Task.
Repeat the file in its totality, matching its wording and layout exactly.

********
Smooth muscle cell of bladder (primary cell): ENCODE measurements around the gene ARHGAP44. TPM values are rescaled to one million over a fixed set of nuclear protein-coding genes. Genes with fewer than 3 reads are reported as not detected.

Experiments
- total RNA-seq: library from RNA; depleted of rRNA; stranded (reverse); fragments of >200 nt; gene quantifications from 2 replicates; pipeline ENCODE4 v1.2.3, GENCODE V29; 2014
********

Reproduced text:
Smooth muscle cell of bladder (primary cell): ENCODE measurements around the gene ARHGAP44. TPM values are rescaled to one million over a fixed set of nuclear protein-coding genes. Genes with fewer than 3 reads are reported as not detected.

Experiments
- total RNA-seq: library from RNA; depleted of rRNA; stranded (reverse); fragments of >200 nt; gene quantifications from 2 replicates; pipeline ENCODE4 v1.2.3, GENCODE V29; 2014